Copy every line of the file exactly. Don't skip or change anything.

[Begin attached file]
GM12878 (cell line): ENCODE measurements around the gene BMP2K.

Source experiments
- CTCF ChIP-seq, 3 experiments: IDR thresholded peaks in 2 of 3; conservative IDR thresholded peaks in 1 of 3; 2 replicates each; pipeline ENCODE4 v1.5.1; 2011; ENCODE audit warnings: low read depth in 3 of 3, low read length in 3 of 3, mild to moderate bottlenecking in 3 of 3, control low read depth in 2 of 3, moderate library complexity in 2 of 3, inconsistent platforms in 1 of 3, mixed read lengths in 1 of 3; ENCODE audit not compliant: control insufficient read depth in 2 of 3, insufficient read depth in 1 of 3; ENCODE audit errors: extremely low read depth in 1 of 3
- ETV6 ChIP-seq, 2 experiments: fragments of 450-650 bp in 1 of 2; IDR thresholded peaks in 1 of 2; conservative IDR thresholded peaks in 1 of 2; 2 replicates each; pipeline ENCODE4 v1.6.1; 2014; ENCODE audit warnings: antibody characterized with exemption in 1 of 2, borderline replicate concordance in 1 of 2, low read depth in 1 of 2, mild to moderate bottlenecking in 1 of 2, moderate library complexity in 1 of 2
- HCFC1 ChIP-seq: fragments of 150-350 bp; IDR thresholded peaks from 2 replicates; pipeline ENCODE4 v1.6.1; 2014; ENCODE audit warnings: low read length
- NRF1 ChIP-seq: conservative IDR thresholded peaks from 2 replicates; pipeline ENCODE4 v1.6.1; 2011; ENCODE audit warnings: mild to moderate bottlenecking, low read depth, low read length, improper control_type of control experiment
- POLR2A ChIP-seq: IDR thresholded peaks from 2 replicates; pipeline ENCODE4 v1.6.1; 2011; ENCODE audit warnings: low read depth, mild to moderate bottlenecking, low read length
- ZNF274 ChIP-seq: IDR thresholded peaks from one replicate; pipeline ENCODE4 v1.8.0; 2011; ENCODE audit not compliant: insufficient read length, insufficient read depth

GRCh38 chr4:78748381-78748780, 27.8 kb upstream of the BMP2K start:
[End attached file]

GM12878 (cell line): ENCODE measurements around the gene BMP2K.

Source experiments
- CTCF ChIP-seq, 3 experiments: IDR thresholded peaks in 2 of 3; conservative IDR thresholded peaks in 1 of 3; 2 replicates each; pipeline ENCODE4 v1.5.1; 2011; ENCODE audit warnings: low read depth in 3 of 3, low read length in 3 of 3, mild to moderate bottlenecking in 3 of 3, control low read depth in 2 of 3, moderate library complexity in 2 of 3, inconsistent platforms in 1 of 3, mixed read lengths in 1 of 3; ENCODE audit not compliant: control insufficient read depth in 2 of 3, insufficient read depth in 1 of 3; ENCODE audit errors: extremely low read depth in 1 of 3
- ETV6 ChIP-seq, 2 experiments: fragments of 450-650 bp in 1 of 2; IDR thresholded peaks in 1 of 2; conservative IDR thresholded peaks in 1 of 2; 2 replicates each; pipeline ENCODE4 v1.6.1; 2014; ENCODE audit warnings: antibody characterized with exemption in 1 of 2, borderline replicate concordance in 1 of 2, low read depth in 1 of 2, mild to moderate bottlenecking in 1 of 2, moderate library complexity in 1 of 2
- HCFC1 ChIP-seq: fragments of 150-350 bp; IDR thresholded peaks from 2 replicates; pipeline ENCODE4 v1.6.1; 2014; ENCODE audit warnings: low read length
- NRF1 ChIP-seq: conservative IDR thresholded peaks from 2 replicates; pipeline ENCODE4 v1.6.1; 2011; ENCODE audit warnings: mild to moderate bottlenecking, low read depth, low read length, improper control_type of control experiment
- POLR2A ChIP-seq: IDR thresholded peaks from 2 replicates; pipeline ENCODE4 v1.6.1; 2011; ENCODE audit warnings: low read depth, mild to moderate bottlenecking, low read length
- ZNF274 ChIP-seq: IDR thresholded peaks from one replicate; pipeline ENCODE4 v1.8.0; 2011; ENCODE audit not compliant: insufficient read length, insufficient read depth

GRCh38 chr4:78748381-78748780, 27.8 kb upstream of the BMP2K start: